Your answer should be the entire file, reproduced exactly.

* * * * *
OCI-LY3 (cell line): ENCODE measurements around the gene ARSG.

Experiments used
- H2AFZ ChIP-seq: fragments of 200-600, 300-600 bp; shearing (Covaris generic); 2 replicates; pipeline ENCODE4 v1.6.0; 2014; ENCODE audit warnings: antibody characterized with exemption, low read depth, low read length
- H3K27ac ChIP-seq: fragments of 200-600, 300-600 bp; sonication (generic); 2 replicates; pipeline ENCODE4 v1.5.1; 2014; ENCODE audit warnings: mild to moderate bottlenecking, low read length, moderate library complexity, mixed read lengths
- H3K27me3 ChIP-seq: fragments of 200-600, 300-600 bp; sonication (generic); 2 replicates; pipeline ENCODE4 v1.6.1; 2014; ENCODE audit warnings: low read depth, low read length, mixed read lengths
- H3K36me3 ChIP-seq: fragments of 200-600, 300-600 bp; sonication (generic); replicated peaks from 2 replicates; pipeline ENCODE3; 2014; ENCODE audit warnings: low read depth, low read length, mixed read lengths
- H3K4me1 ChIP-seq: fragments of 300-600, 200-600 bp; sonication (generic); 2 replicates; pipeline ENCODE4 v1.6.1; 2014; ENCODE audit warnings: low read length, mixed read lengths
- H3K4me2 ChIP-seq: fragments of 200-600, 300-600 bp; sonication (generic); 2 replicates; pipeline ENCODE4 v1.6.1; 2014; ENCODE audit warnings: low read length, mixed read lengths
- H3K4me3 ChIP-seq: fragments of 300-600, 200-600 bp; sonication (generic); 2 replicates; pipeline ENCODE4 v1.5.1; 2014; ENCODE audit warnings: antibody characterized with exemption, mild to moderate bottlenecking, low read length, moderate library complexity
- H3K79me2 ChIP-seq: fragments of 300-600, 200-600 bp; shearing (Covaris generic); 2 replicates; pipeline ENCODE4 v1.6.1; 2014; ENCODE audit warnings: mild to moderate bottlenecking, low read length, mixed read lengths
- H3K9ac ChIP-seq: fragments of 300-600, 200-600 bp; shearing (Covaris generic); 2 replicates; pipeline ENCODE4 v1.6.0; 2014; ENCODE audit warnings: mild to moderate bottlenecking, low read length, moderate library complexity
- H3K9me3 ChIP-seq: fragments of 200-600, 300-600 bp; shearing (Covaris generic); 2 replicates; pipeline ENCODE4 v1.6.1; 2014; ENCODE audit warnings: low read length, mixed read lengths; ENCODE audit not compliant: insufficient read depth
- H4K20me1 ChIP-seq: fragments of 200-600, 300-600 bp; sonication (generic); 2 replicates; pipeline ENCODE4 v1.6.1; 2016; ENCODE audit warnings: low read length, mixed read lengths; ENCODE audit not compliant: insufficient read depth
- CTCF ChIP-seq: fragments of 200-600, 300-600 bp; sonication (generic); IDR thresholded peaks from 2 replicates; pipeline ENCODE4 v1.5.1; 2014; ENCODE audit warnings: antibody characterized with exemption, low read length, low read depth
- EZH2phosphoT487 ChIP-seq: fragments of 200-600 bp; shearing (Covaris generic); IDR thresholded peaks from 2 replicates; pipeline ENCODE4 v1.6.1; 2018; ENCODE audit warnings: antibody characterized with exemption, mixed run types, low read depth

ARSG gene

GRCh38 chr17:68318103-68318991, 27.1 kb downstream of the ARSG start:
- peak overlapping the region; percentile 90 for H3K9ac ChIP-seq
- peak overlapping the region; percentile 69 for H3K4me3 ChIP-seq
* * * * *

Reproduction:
OCI-LY3 (cell line): ENCODE measurements around the gene ARSG.

Experiments used
- H2AFZ ChIP-seq: fragments of 200-600, 300-600 bp; shearing (Covaris generic); 2 replicates; pipeline ENCODE4 v1.6.0; 2014; ENCODE audit warnings: antibody characterized with exemption, low read depth, low read length
- H3K27ac ChIP-seq: fragments of 200-600, 300-600 bp; sonication (generic); 2 replicates; pipeline ENCODE4 v1.5.1; 2014; ENCODE audit warnings: mild to moderate bottlenecking, low read length, moderate library complexity, mixed read lengths
- H3K27me3 ChIP-seq: fragments of 200-600, 300-600 bp; sonication (generic); 2 replicates; pipeline ENCODE4 v1.6.1; 2014; ENCODE audit warnings: low read depth, low read length, mixed read lengths
- H3K36me3 ChIP-seq: fragments of 200-600, 300-600 bp; sonication (generic); replicated peaks from 2 replicates; pipeline ENCODE3; 2014; ENCODE audit warnings: low read depth, low read length, mixed read lengths
- H3K4me1 ChIP-seq: fragments of 300-600, 200-600 bp; sonication (generic); 2 replicates; pipeline ENCODE4 v1.6.1; 2014; ENCODE audit warnings: low read length, mixed read lengths
- H3K4me2 ChIP-seq: fragments of 200-600, 300-600 bp; sonication (generic); 2 replicates; pipeline ENCODE4 v1.6.1; 2014; ENCODE audit warnings: low read length, mixed read lengths
- H3K4me3 ChIP-seq: fragments of 300-600, 200-600 bp; sonication (generic); 2 replicates; pipeline ENCODE4 v1.5.1; 2014; ENCODE audit warnings: antibody characterized with exemption, mild to moderate bottlenecking, low read length, moderate library complexity
- H3K79me2 ChIP-seq: fragments of 300-600, 200-600 bp; shearing (Covaris generic); 2 replicates; pipeline ENCODE4 v1.6.1; 2014; ENCODE audit warnings: mild to moderate bottlenecking, low read length, mixed read lengths
- H3K9ac ChIP-seq: fragments of 300-600, 200-600 bp; shearing (Covaris generic); 2 replicates; pipeline ENCODE4 v1.6.0; 2014; ENCODE audit warnings: mild to moderate bottlenecking, low read length, moderate library complexity
- H3K9me3 ChIP-seq: fragments of 200-600, 300-600 bp; shearing (Covaris generic); 2 replicates; pipeline ENCODE4 v1.6.1; 2014; ENCODE audit warnings: low read length, mixed read lengths; ENCODE audit not compliant: insufficient read depth
- H4K20me1 ChIP-seq: fragments of 200-600, 300-600 bp; sonication (generic); 2 replicates; pipeline ENCODE4 v1.6.1; 2016; ENCODE audit warnings: low read length, mixed read lengths; ENCODE audit not compliant: insufficient read depth
- CTCF ChIP-seq: fragments of 200-600, 300-600 bp; sonication (generic); IDR thresholded peaks from 2 replicates; pipeline ENCODE4 v1.5.1; 2014; ENCODE audit warnings: antibody characterized with exemption, low read length, low read depth
- EZH2phosphoT487 ChIP-seq: fragments of 200-600 bp; shearing (Covaris generic); IDR thresholded peaks from 2 replicates; pipeline ENCODE4 v1.6.1; 2018; ENCODE audit warnings: antibody characterized with exemption, mixed run types, low read depth

ARSG gene

GRCh38 chr17:68318103-68318991, 27.1 kb downstream of the ARSG start:
- peak overlapping the region; percentile 90 for H3K9ac ChIP-seq
- peak overlapping the region; percentile 69 for H3K4me3 ChIP-seq